If you didn’t know, I’m the go-to guy when it comes to web, mobile web, social media and apps, in my network.
Cats who know me, know that I’m all tech’d out, so my advice is solicited fairly frequently.
Last night was no exception.
You see, I got a call from a friend who was interested in building an app.
They actually sent me a text and then followed it up with a call – as if the distinction makes a different.
What do you care?
Just recount the story already fool!
Anywho, my friend is a member of the PTA where our kids attend school, and had (what she thought) was a great idea for an app that could be used as a fundraiser.
I listened patiently, as she rattled off her pie-in-the-sky idea.
I say ‘pie-in-the-sky’ because most ideas are just that: ideas.
Very few folks take the necessary steps to turn an idea into reality.
And since I didn’t want my friend wasting her time (and mine) pursuing a pipe dream, I got to the nitties.
Do you have your idea written down?
What are the basic features and functions of your app?
Will it be a native app, pull in mobile web pages or is it a hybrid?
Do you have a mock-up, wireframes or drawing which models your app?
How is the data being managed?
What’s your back end?
iOS, Android or both?
Is this something you’re planning on putting into the App Store, or will it be distributed privately?
Is it going to be a free or premium app?
What’s your timeline?
And the coup de grace…
Do you have a budget?
Now a lesser man (or woman) would have been flummoxed by my barrage of questions.
But old girl hung in like a trooper.
Although she didn’t have a written plan, wireframes or a mock (it came to her as she was driving through Colonial Williamsburg with her kids) she did have many of the answers I needed to vet her idea.
And as I walked her through the various things she need to do to get her app off the ground, it dawned on me that most people don’t know what it really takes to create an app.
So rather than allow you folks to live in ignorance, I’ve decided to outline the top five things you need to do to build an app.
1. Write your idea down.
I don’t know why people think that writing their ideas down isn’t important.
There’s nothing worse than listening to someone blabber about their unformed idea for an app. If you’re serious about building an app, and you want serious advice about it’s feasibility, then take the time to outline exactly what it is you want to build.
While it’s good to be able to articulate your idea orally, this isn’t Shark Tank. Folks are going to want to be able to work from a document and not from your oral pitch.
More importantly, by writing it down, you can see whether you’ve covered all your bases. By listing out what the app does, how it works, etc., you can determine whether your idea is fully formed (or not) and what you’ve still got to work on to make it complete.
2. Sketch it out.
I can’t stress the importance of visualization when it comes to building your app. Sure, you’re no Picasso. But you’re also not going to be showing your sketches at the MOMA, so get over yourself.
Sketching out our app is a simple way for you to render your app in a way that lets you map out landing pages, button placement, navigation elements, even ad space.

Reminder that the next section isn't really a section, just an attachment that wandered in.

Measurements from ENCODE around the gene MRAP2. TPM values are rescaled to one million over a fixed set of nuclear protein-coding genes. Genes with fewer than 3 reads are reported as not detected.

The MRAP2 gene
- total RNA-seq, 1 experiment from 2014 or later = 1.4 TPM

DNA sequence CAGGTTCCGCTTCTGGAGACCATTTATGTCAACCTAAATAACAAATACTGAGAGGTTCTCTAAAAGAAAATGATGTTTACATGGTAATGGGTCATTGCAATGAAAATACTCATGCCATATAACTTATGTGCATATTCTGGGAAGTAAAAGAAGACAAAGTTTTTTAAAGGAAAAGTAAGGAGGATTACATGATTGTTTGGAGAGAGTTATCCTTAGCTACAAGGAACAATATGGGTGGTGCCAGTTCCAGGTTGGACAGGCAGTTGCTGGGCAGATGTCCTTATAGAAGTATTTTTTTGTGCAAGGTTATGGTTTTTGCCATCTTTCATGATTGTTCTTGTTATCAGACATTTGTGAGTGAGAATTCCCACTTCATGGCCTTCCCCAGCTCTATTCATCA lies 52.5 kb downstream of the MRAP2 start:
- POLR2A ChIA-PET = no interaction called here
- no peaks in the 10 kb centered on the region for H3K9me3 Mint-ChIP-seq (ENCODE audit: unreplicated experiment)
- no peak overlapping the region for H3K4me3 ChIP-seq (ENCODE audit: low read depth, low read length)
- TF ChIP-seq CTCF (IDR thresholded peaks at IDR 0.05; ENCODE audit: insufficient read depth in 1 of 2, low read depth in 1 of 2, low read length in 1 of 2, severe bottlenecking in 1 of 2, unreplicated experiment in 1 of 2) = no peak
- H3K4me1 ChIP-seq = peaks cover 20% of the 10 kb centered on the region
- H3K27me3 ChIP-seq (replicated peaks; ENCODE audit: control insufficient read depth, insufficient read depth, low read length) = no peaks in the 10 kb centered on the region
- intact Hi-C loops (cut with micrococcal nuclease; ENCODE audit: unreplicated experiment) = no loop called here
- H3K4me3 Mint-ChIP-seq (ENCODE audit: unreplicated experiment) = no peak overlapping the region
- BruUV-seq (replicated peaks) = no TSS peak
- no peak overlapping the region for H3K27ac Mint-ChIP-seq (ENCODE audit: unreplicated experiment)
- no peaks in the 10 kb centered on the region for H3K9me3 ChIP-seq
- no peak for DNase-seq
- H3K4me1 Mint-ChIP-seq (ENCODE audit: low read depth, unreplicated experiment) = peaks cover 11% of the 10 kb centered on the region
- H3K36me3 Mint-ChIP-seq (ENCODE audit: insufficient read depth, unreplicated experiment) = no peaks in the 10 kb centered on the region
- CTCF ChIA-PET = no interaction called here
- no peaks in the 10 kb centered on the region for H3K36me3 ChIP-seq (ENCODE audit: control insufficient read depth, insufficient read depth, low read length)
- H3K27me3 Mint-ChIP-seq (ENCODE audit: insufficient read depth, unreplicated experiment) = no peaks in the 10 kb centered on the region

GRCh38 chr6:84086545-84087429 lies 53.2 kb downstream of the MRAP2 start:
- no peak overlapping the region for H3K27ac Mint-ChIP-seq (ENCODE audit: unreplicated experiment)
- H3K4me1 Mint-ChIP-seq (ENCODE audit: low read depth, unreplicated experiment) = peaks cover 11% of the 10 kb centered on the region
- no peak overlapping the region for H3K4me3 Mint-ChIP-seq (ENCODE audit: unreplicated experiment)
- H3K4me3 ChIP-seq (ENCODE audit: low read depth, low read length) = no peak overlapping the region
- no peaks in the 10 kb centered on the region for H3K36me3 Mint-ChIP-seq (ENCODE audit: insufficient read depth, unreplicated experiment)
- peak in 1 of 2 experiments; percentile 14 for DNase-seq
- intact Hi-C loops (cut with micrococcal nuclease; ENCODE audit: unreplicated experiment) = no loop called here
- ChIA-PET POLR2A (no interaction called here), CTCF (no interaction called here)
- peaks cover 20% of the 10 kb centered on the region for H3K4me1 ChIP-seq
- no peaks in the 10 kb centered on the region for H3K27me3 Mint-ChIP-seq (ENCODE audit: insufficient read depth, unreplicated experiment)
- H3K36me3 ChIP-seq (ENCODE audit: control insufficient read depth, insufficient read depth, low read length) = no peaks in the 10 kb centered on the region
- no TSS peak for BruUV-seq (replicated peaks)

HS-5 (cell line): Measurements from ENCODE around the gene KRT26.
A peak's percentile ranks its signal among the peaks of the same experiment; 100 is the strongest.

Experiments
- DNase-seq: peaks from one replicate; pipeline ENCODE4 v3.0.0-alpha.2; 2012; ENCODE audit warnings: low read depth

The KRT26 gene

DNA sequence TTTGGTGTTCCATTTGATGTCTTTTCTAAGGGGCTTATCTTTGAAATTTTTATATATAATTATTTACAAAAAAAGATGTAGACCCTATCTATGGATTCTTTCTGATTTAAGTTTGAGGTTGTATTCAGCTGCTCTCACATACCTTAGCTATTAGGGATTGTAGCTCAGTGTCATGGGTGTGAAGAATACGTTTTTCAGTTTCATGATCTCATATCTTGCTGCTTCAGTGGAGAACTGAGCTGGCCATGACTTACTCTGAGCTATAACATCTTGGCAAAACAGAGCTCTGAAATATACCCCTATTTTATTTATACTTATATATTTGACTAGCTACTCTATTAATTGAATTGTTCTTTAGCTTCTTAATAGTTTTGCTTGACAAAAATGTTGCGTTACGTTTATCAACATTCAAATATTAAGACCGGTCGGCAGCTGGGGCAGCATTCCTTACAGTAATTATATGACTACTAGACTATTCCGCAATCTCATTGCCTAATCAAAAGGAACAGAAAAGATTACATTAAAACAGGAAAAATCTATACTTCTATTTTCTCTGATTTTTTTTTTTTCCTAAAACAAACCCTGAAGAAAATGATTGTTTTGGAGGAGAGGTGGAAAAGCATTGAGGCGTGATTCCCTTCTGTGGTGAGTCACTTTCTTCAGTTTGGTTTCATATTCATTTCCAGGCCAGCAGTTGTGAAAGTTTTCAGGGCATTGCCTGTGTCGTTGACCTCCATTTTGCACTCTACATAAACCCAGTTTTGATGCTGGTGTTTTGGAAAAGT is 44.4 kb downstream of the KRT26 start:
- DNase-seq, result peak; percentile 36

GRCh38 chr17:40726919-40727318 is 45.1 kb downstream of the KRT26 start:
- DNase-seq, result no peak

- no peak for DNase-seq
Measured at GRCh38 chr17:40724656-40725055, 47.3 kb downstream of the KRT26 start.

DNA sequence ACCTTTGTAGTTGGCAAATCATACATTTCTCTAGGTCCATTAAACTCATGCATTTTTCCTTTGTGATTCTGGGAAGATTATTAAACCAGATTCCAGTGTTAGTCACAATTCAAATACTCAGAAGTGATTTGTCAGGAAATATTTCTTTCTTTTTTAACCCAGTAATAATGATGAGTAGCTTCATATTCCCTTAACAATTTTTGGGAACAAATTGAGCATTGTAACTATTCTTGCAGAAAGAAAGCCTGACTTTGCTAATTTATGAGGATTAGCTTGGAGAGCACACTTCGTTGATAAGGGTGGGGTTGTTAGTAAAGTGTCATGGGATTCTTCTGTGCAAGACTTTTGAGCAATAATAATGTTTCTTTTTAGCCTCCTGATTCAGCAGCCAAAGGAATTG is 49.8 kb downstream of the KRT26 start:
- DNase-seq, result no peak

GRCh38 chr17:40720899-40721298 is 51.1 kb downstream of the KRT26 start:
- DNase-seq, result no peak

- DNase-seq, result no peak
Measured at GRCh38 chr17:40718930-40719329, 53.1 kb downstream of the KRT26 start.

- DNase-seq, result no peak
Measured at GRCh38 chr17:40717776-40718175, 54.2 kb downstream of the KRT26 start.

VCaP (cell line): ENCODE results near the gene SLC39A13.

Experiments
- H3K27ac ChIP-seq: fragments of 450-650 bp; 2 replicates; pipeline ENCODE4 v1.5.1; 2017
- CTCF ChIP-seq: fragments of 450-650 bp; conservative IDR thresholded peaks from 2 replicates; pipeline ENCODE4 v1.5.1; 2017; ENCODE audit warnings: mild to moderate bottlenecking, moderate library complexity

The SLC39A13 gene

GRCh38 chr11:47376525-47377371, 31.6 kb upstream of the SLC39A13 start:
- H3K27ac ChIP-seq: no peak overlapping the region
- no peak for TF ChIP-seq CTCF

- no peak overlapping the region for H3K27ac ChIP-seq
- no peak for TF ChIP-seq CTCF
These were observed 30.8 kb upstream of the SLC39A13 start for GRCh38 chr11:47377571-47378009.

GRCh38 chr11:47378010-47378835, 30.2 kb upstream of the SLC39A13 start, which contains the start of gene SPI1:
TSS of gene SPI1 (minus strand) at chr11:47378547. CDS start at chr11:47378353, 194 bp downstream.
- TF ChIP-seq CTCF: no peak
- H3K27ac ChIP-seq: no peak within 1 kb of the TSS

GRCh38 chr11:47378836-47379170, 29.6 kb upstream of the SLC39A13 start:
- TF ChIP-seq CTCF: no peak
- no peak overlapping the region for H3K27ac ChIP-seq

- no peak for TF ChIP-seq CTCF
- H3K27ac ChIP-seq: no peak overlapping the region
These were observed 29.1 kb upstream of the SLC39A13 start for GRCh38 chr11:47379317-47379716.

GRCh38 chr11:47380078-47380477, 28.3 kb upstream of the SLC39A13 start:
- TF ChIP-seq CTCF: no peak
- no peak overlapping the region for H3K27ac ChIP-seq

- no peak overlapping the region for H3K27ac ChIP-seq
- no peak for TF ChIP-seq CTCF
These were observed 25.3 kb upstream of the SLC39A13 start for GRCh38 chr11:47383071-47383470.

When you sketch out your idea, you form an appreciation for the spacial considerations you’ve got to take into account when you’re developing anything for mobile. It will help you focus on the absolutely essential elements of your app, which need the real estate, versus the wants, which will invariably make your app look messy or cluttered.
3. Understand your data.
When you’re developing an app, you’ve got to figure out what information you need from your users or what information you’re planning on sharing with your users.
Where is it going to be stored? How is it going to be accessed? Do I need an API? What about web services? What information exists natively (versus information sitting on the web)?
Regardless of the answer to these question, having a complete (or at least well-formed) understanding of what’s happening with your data is crucial to getting it built.
4. Define the user experience.
What your app is going to do, how it’s going to function and the set of features available, are all parts of defining the user experience.
Focusing on features, flow and function, will help you understand your app and move it from concept to reality.
5. Set a budget.
Regardless of how outlandish or reasonable your app idea is, it’s going to require some moolah to get it developed. If you’re a developer and know how to code for iOS and Android devices – well bully for you. Everyone else, you’re going to have to pay someone to develop your app for you. And it’s going to cost you something.
Now you can go the offshore route and build your app on the cheap. This invariably translates into many sleepless nights working with your foreign (=basic mastery of the English language) development team, potential delays and cost overruns. But when you’re paying in rubles or rupees can you really complain? No.
Or you can go the domestic route and pay market rates. This means lighter pockets, but the ability to work directly with your development team and give/get feedback in real time. Whichever way you go, you’ve got to plan on setting money aside (or raising money) to get your app built. Starting the process off with money in the bank or a clear idea of what you’re prepared to spend, helps move things from idea to reality.
So the next time you think you’ve got an idea for the next killer app, don’t just talk about it, be about it!